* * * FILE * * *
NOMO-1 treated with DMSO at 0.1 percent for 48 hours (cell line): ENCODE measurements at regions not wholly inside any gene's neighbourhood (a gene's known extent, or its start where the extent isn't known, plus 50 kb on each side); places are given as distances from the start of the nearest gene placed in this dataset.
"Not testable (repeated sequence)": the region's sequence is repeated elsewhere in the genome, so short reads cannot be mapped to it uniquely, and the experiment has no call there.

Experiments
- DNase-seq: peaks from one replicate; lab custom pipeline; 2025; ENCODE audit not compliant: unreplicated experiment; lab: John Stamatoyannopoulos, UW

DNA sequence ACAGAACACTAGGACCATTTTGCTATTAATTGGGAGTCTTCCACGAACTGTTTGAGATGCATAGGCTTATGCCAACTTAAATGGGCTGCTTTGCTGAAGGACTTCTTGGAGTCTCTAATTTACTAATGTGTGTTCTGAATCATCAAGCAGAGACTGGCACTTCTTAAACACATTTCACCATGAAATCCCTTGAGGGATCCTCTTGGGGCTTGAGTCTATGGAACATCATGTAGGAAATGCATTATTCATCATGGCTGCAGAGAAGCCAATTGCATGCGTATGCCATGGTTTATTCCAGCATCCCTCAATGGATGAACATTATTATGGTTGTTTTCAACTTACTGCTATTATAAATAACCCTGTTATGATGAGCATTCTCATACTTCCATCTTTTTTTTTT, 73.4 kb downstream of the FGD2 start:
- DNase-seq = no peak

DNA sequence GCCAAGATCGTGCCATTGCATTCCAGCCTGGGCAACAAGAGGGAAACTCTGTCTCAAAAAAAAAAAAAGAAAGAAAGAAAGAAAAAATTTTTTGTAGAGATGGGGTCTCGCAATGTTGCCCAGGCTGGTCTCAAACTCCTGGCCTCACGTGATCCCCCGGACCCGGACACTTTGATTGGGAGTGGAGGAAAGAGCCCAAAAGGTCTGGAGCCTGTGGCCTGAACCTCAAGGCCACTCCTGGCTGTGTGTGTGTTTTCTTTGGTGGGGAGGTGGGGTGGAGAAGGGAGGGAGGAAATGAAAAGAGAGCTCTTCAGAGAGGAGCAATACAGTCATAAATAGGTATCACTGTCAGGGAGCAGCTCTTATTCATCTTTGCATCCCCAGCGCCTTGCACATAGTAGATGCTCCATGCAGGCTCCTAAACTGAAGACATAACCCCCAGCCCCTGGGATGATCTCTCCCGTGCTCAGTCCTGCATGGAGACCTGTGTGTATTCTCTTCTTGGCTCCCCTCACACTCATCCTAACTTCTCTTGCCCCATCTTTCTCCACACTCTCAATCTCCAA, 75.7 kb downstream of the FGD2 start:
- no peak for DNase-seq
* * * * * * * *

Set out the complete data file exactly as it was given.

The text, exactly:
NOMO-1 treated with DMSO at 0.1 percent for 48 hours (cell line): ENCODE measurements at regions not wholly inside any gene's neighbourhood (a gene's known extent, or its start where the extent isn't known, plus 50 kb on each side); places are given as distances from the start of the nearest gene placed in this dataset.
"Not testable (repeated sequence)": the region's sequence is repeated elsewhere in the genome, so short reads cannot be mapped to it uniquely, and the experiment has no call there.

Experiments
- DNase-seq: peaks from one replicate; lab custom pipeline; 2025; ENCODE audit not compliant: unreplicated experiment; lab: John Stamatoyannopoulos, UW

DNA sequence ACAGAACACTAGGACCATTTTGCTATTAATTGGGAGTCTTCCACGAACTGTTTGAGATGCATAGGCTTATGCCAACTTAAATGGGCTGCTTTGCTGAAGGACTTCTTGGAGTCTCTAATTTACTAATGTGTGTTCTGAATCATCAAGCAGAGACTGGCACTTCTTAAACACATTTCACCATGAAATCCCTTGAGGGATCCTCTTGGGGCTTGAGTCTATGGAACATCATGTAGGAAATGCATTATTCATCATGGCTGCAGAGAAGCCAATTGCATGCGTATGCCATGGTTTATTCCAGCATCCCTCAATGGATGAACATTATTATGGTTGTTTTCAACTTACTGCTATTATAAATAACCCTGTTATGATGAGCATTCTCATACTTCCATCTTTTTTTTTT, 73.4 kb downstream of the FGD2 start:
- DNase-seq = no peak

DNA sequence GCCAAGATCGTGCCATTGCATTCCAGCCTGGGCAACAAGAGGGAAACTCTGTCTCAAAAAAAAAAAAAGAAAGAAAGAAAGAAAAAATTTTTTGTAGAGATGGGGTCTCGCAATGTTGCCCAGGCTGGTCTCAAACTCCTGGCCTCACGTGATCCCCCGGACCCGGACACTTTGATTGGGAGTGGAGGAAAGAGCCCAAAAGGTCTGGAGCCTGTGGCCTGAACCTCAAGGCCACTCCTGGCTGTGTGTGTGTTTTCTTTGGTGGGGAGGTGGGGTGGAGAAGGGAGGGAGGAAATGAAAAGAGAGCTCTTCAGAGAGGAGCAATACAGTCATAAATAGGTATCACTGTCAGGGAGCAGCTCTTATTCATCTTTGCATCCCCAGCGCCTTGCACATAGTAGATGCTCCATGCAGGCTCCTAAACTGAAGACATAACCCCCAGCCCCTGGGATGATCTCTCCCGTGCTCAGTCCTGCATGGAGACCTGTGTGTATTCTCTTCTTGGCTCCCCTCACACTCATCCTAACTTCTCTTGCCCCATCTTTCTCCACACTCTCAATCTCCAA, 75.7 kb downstream of the FGD2 start:
- no peak for DNase-seq